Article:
From this point of view, the role of the historian or, to put it in the words of Henri-Irénée Marrou, of historical knowledge in the processes of valorisation of the urban, material and immaterial cultural heritage, becomes crucial because it contributes to “unravelling the tangle of stratifications, of meanings, of the design drawings of the past. From this clarification the city is made comprehensible, articulated, available also to non-destructive interventions at different scales. […] History is fundamental for understanding the existing city, for knowing things from the past but above all for being able to correctly read what still survives. Every theory—and therefore also a theory of reuse—must […] be based on the knowledge of the object before proposing interventions” [5].

The necessary rethinking of the cultural heritage of historical centres and their conversion of values passes through the reactivation of the primary functions of the spaces of commerce, socialization, culture and art; a reconversion that cannot happen correctly without an adequate historical investigation that rediscovers and makes identity and vocations re-emerge, past functions and future potentials. It becomes imperative, in this framework, the need to start regenerative processes of systemic cultural innovation that reaffirm the identity of places and their collective memory through innovative models aimed at implementing new technologies and systems able to connect “territories, heritage and people in a logic of smart heritage” [6].

To really be able to preserve and promote over time a value development of the asset and of the territory connected to it, the re-use project must intercept and generate new connections, reinvigorating the social fabric around it and stimulating participatory processes aimed at the implementation of innovative and flexible solutions, open and inclusive, able to face the multiple challenges of the globalized society. Managing the complexity of the present, to be understood as a resource rather than a constraint, means encouraging collaboration between transversal, multidisciplinary and cross-media skills, promoting contacts and contaminations to trigger interconnectivity and pluralism.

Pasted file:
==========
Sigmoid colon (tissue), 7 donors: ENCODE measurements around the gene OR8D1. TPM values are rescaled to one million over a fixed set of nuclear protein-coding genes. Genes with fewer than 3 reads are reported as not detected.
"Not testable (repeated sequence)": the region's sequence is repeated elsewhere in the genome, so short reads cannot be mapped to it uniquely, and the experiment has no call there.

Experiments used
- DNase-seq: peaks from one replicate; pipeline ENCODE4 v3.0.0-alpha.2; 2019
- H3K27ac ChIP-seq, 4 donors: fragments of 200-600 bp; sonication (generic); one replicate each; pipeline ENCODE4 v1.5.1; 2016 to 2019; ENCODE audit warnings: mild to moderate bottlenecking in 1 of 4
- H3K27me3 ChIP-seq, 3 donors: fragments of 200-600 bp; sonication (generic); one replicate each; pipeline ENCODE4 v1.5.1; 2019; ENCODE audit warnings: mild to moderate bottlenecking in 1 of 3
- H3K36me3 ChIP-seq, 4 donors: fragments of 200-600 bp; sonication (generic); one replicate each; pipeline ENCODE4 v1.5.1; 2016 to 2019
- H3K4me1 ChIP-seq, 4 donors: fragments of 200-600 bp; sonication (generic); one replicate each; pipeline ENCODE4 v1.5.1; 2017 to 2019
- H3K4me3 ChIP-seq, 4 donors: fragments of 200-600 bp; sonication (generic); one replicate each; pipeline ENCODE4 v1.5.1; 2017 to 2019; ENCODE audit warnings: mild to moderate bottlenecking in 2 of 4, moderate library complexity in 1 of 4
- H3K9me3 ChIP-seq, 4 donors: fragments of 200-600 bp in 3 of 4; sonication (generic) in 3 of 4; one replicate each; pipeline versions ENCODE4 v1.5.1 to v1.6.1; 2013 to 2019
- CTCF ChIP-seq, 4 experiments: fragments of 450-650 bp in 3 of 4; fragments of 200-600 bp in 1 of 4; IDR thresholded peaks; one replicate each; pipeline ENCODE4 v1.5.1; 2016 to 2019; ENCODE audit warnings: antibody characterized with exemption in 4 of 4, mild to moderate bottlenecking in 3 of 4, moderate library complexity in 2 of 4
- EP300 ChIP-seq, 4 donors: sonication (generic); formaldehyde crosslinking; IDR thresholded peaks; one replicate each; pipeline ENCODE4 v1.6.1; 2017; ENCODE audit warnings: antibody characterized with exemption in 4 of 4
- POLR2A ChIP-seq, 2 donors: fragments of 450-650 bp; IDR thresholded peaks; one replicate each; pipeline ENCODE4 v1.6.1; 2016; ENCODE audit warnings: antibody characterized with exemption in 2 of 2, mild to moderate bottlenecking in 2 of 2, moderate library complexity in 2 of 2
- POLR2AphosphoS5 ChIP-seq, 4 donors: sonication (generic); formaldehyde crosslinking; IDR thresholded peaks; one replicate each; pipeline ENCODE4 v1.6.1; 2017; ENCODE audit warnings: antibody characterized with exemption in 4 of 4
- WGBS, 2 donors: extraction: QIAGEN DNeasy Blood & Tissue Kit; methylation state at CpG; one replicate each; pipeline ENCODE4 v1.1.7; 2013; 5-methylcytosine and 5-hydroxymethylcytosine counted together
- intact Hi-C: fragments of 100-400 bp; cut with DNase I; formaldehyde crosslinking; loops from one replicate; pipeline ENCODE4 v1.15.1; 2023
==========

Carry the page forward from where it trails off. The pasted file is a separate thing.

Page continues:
The recent multiplication of urban laboratories and calls for ideas and projects aimed at creating places for innovation and social inclusion is an indication of the need, felt by many, to envisage development processes focused on the redevelopment of “hybrid spaces to cultural and creative vocation in which […] it is possible to work, produce, distribute, aggregate” [7]. The ability of those assets to acquire new values is a function of their availability to intercept and welcome active relational networks becoming “containers of planning that civil society is able to express through organized and stable actions” [7].

“The production and enjoyment of beauty, in the broader sense of sensible experience of cognitive paths that relate the subject to the world,” represents “a central tool in the re-articulation of subsidiary welfare practices, capable of overcoming the social and economic differences present in our contemporary cities. In this sense, culture presents itself as a transversal theme to other social policies, intersecting the themes of health, mobility, living, education and in general access to material and immaterial resources present in the territory” [8].

Already in the Amsterdam Declaration of 1975 the “extensive” nature of conservation no longer confined to the sole protection of buildings of particular architectural and environmental value but aimed at safeguarding historic cities in the more general objective of “reshaping the contemporary city to improve the quality of life” by introducing the definition of active integrated conservation as a “joint action of restoration techniques and the search for appropriate functions.”

The need to envisage interventions aimed, on the one hand, at the recovery of the asset subjected to safeguarding activities, from another, to its functional reuse, leads us to look at the problem of reuse from several points of view; the experiences of urban regeneration can represent in this sense “a genuine lever for the enhancement of the assets of the public heritage” [9] as well as opportunities for the development of cultural sites of degraded cities or left on the margins of redevelopment policies.